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The Federal Government’s latest budget has been met with disappointment by some in the industry after it failed to provide funding commitments for key irrigation initiatives. 

Tasmanian Irrigation CEO, Andrew Kneebone, said that farmers had been hopeful of Federal Government support in the wake of a funding commitment from the State Government for the Greater South East Irrigation Scheme (GSEIS) during the recent Tasmanian election.

“There’s a critical need in the south east to integrate the three existing irrigation schemes, meet the demand for new water and address the reliability and cost issues for farmers,” Mr Kneebone said. 

“The scheme we are proposing also has great potential to add value to the state economy. The value of this development is undeniable.

“The Greater South East Irrigation Scheme has the capacity to deliver 37,200ML of high surety water that would be the catalyst for conversion to higher value activity in what’s traditionally been one of the driest areas of the state. The scheme would also meet new demand in the region, trigger approximately $120 million of on-farm investment and create a $98.7 million boost in the state’s farmgate value.”

Mr Kneebone said that many farmers in the region now face an imminent rise in the cost of their water and ongoing uncertainty of supply.

“Irrigators on the existing Stages Two and Three are supplied with fully treated potable water from TasWater. This reliance on treated water from TasWater has been a long-held concern for landowners due to the rising cost of the water, competing pressures for supply and uncertainty of supply during dry seasons.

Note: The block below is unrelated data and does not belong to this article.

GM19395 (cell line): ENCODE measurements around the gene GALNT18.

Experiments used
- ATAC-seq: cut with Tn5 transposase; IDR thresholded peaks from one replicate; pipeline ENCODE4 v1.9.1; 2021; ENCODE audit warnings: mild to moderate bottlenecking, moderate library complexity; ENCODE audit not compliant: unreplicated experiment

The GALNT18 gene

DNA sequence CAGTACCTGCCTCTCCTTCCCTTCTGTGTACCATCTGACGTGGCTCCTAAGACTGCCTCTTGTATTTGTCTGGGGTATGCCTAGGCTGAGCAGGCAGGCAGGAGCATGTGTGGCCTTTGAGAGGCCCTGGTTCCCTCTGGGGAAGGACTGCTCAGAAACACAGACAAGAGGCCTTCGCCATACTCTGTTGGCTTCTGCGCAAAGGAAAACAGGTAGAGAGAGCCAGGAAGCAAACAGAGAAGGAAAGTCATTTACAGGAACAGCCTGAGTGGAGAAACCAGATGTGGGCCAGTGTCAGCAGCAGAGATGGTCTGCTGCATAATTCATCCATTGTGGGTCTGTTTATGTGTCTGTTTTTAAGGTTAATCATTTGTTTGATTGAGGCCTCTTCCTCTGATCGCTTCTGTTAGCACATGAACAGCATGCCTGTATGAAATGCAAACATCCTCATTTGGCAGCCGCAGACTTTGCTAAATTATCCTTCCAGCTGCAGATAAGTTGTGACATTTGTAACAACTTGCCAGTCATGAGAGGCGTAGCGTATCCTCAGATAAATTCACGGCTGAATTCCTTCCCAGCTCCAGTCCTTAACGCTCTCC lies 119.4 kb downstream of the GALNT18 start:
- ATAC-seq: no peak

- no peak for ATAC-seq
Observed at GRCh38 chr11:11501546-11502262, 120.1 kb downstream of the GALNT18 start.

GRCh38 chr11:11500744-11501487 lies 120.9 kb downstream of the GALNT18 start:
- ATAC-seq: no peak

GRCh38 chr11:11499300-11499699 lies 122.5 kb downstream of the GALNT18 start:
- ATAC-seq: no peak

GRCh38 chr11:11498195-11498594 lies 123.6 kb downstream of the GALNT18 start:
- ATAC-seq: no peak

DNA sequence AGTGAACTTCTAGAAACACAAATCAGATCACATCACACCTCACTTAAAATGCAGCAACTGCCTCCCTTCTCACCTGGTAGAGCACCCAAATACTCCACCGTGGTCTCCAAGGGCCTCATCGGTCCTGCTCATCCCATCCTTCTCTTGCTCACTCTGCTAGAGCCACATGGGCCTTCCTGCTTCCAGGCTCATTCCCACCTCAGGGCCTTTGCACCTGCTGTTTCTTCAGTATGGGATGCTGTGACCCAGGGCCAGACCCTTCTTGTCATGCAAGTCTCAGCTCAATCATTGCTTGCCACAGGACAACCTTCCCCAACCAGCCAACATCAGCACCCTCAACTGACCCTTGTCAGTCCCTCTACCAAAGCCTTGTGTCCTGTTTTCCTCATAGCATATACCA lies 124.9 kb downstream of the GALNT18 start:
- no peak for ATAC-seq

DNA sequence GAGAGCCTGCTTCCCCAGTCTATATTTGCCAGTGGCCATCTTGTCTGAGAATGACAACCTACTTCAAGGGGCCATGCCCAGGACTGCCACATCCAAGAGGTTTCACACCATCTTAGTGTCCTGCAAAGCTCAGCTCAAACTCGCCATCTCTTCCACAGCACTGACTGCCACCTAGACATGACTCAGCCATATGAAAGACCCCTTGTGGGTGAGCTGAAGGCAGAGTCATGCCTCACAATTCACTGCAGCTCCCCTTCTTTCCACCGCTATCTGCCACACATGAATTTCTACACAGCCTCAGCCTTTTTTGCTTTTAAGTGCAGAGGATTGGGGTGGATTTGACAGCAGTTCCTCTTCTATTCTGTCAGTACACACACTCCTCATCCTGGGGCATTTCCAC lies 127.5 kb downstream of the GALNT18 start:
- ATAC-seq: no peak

“This is not a situation that anyone wants to see continue indefinitely.”

Mr Kneebone said that Tasmanian Irrigation would now work with the Tasmanian and Federal Governments, TasWater and the south east irrigator community to consider workable options and solutions.

The New South Wales Irrigators’ Council’s CEO, Claire Miller, said that the latest budget has left Murray-Darling Basin in the dark for the third year in a row.

“The government cannot hide behind commercial confidence or distorting the market as that ship has well and truly sailed,” Ms Miller said.

“The market became distorted the moment Minister Plibersek announced her intention to buy back water in the government’s first Budget in 2022.

“The government has already paid 20 per cent and more above the market to buy back a relatively small amount under its Bridging the Gap tender – and that’s before it starts trying to pull another 450GL out of the shrinking bucket to grow food and fibre.

“To add insult to injury for Basin communities, the government has also kept secret its budget for Basin community adjustment, deeming it ‘nfp’, not for publication.”

The New South Wales Irrigators’ Council welcomed the allocation of funds for water infrastructure projects aimed at enhancing drinking water quality and security in regional Australia.

“This investment is long overdue.” 

Image: Alexandre.ROSA/shutterstock.com

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